Page:EB1911 - Volume 17.djvu/322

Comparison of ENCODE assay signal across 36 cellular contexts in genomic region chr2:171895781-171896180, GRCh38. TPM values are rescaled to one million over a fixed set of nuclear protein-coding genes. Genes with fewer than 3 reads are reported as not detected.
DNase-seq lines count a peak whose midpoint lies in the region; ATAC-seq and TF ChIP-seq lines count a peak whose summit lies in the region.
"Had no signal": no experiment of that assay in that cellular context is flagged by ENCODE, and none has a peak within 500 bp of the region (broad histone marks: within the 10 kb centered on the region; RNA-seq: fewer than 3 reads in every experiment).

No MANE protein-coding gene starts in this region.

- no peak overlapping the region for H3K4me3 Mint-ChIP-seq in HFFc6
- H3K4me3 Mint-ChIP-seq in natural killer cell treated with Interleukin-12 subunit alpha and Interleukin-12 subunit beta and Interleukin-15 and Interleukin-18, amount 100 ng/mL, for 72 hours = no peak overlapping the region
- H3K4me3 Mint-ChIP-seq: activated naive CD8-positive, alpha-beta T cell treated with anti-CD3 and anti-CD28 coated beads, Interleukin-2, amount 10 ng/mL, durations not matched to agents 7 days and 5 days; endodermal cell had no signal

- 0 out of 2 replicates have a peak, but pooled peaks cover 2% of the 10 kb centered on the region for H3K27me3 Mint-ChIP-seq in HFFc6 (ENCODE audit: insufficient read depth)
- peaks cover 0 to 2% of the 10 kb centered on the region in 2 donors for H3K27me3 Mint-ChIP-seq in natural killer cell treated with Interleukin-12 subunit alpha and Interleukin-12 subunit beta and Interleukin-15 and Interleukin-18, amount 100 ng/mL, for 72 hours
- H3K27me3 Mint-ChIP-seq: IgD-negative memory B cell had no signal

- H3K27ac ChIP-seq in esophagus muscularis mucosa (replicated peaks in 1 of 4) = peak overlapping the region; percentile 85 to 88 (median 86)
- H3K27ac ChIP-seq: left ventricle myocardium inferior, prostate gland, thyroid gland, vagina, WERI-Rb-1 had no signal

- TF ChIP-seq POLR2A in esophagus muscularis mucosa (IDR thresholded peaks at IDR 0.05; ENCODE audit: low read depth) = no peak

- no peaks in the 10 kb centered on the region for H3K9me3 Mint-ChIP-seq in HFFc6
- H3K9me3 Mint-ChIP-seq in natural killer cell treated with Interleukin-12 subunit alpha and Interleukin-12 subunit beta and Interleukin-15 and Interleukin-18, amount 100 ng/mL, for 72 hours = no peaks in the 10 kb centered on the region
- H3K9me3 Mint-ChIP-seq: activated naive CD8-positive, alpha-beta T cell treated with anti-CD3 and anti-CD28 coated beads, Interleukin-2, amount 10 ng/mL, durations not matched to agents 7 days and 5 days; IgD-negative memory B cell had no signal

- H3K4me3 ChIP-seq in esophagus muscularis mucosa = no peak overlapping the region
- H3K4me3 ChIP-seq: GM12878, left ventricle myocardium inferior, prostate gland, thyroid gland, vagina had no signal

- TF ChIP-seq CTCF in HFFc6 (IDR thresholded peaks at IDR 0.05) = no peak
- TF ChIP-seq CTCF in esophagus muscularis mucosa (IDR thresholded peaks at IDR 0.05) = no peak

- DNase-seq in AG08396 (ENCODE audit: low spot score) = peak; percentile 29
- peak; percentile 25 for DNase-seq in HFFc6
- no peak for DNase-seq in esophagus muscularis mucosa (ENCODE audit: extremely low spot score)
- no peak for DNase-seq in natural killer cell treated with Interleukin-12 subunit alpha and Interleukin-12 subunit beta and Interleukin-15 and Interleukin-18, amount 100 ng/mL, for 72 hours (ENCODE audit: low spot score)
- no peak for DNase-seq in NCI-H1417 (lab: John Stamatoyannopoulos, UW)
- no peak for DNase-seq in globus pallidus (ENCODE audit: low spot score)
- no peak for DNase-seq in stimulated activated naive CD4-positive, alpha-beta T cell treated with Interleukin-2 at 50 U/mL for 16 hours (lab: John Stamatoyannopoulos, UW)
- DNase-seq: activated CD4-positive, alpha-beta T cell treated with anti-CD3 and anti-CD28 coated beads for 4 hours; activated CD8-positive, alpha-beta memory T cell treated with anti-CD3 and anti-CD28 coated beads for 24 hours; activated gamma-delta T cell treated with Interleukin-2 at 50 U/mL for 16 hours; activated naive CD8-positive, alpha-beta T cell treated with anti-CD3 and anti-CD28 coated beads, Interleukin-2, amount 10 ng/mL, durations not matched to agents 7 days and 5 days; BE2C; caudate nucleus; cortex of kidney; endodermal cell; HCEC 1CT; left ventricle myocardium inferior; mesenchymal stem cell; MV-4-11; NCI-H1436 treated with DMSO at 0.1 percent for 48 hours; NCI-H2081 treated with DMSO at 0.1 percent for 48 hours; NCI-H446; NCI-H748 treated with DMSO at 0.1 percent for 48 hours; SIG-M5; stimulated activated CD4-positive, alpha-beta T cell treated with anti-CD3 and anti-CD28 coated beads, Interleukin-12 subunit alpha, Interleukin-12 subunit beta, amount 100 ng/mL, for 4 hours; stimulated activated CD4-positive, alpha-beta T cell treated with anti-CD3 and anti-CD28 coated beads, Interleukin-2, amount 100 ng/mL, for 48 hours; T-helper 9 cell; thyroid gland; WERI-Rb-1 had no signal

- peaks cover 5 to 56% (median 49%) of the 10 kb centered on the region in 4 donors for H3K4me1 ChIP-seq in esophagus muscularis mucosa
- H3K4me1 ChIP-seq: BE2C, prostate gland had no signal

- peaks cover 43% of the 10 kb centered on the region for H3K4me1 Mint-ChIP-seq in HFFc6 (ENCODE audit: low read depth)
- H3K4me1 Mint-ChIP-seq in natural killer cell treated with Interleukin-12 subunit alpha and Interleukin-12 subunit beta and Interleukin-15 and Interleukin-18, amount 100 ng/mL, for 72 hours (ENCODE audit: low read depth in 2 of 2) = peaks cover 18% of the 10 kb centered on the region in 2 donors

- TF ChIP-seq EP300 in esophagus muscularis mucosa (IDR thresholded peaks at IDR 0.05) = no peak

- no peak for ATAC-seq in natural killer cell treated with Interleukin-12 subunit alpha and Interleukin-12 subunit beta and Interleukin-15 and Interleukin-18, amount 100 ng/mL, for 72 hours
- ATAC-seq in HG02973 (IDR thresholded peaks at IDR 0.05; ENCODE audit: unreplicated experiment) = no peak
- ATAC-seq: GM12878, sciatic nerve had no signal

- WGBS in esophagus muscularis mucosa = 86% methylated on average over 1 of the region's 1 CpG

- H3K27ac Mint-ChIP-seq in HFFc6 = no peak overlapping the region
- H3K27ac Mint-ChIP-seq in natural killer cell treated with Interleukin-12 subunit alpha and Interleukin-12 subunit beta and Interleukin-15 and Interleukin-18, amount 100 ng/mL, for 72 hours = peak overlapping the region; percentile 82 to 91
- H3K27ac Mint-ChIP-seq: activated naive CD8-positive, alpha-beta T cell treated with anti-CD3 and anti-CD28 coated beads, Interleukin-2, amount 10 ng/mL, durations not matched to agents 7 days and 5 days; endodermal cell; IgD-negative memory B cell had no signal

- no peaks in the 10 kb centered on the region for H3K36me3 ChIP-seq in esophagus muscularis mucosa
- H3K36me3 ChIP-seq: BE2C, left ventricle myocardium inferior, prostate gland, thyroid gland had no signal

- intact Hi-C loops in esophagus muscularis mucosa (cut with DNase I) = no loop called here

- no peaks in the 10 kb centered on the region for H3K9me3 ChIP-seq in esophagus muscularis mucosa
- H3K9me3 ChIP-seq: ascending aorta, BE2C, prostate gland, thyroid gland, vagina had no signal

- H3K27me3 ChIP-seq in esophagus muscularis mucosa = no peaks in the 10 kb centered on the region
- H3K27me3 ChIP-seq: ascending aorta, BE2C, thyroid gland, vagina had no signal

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seems to be a thing of gradual growth. (i) In the earlier stages there was probably no animistic feature about ma ic; it was essentially " the prohibited." (ii) Then with the rise ofganimistic beliefs and practices came the association of the magician with demons-the spirits of the dead, or of animals, or unattached spirits-upon whose co-operation the powers of the magician are often now held to depend. These spirits were not in the position of gods; such recognition, worship, or cult as they received was often not a social institution, but the work of individuals, liable to fall into desuetude at the death of the individual, if not earlier. (iii) Again, the magical tends to be the less important and eventually the less respectable; therefore ancient cults which are conquered, like the religion of Rome by Christianity, come to be reckoned as within the sphere of magic and witchcraft. (iv) All non-animistic practices tend to become ipso facto magical; many ritual prohibitions fall under the head of negative magic. Religion is predominantly animistic, and with the rise of gods magic and religion become antagonistic. Thus rites of a neutral character, such as leech craft, and perhaps agricultural ceremonies which are not absorbed by religion, tend to acquire the reputation of being magical, as also do all amulets and talismans, and, in fact, everything not directly associated with religion. We therefore arrive at a period when magic is distinguished as white, i.e. the laudable, or at least permitted form, and black, i.e. the prohibited form.